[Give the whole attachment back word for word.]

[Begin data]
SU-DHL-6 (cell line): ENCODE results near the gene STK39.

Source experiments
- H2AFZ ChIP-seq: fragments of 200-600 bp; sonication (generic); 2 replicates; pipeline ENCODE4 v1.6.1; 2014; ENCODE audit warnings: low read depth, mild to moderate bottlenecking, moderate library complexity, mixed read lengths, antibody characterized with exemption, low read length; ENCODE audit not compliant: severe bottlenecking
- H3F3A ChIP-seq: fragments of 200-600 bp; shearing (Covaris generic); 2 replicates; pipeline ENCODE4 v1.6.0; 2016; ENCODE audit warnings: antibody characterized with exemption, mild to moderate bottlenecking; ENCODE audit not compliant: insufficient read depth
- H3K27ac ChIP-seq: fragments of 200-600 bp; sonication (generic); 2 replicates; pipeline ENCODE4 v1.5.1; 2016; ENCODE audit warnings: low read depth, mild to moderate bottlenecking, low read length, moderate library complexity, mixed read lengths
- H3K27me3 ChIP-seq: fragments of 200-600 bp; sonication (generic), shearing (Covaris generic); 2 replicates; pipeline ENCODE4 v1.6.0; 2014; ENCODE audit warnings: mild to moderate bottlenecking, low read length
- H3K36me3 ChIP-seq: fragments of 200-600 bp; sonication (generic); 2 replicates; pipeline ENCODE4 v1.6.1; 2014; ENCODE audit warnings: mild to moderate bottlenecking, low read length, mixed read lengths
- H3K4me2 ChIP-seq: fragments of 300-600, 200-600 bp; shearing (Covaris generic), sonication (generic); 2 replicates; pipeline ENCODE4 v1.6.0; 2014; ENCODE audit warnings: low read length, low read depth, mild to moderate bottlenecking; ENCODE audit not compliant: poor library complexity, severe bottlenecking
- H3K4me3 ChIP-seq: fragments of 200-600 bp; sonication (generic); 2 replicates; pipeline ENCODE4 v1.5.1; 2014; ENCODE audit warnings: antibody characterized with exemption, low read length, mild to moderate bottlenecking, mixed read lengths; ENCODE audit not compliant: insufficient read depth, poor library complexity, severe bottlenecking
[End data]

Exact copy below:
SU-DHL-6 (cell line): ENCODE results near the gene STK39.

Source experiments
- H2AFZ ChIP-seq: fragments of 200-600 bp; sonication (generic); 2 replicates; pipeline ENCODE4 v1.6.1; 2014; ENCODE audit warnings: low read depth, mild to moderate bottlenecking, moderate library complexity, mixed read lengths, antibody characterized with exemption, low read length; ENCODE audit not compliant: severe bottlenecking
- H3F3A ChIP-seq: fragments of 200-600 bp; shearing (Covaris generic); 2 replicates; pipeline ENCODE4 v1.6.0; 2016; ENCODE audit warnings: antibody characterized with exemption, mild to moderate bottlenecking; ENCODE audit not compliant: insufficient read depth
- H3K27ac ChIP-seq: fragments of 200-600 bp; sonication (generic); 2 replicates; pipeline ENCODE4 v1.5.1; 2016; ENCODE audit warnings: low read depth, mild to moderate bottlenecking, low read length, moderate library complexity, mixed read lengths
- H3K27me3 ChIP-seq: fragments of 200-600 bp; sonication (generic), shearing (Covaris generic); 2 replicates; pipeline ENCODE4 v1.6.0; 2014; ENCODE audit warnings: mild to moderate bottlenecking, low read length
- H3K36me3 ChIP-seq: fragments of 200-600 bp; sonication (generic); 2 replicates; pipeline ENCODE4 v1.6.1; 2014; ENCODE audit warnings: mild to moderate bottlenecking, low read length, mixed read lengths
- H3K4me2 ChIP-seq: fragments of 300-600, 200-600 bp; shearing (Covaris generic), sonication (generic); 2 replicates; pipeline ENCODE4 v1.6.0; 2014; ENCODE audit warnings: low read length, low read depth, mild to moderate bottlenecking; ENCODE audit not compliant: poor library complexity, severe bottlenecking
- H3K4me3 ChIP-seq: fragments of 200-600 bp; sonication (generic); 2 replicates; pipeline ENCODE4 v1.5.1; 2014; ENCODE audit warnings: antibody characterized with exemption, low read length, mild to moderate bottlenecking, mixed read lengths; ENCODE audit not compliant: insufficient read depth, poor library complexity, severe bottlenecking